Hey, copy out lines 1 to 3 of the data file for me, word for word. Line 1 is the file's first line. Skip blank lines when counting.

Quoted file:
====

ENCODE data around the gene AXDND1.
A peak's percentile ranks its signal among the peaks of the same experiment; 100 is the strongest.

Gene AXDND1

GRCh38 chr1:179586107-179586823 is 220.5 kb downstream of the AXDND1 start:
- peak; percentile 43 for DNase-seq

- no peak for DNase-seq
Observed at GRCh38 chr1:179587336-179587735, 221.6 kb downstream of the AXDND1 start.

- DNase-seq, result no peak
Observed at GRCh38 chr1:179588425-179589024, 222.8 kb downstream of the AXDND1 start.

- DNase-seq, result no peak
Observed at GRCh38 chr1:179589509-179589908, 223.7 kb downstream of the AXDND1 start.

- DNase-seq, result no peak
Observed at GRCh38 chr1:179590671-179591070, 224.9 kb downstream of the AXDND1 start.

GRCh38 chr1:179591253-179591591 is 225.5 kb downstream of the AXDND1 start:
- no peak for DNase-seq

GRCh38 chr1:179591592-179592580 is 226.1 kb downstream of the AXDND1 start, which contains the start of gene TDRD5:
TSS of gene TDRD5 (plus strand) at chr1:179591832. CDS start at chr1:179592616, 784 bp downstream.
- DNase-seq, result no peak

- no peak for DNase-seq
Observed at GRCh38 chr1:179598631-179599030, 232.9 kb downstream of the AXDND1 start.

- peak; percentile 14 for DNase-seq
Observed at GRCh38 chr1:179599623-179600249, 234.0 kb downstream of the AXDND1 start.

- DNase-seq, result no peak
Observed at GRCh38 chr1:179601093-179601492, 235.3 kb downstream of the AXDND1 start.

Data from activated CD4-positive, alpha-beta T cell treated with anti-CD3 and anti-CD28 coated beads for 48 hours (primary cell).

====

ENCODE data around the gene AXDND1.
A peak's percentile ranks its signal among the peaks of the same experiment; 100 is the strongest.

Gene AXDND1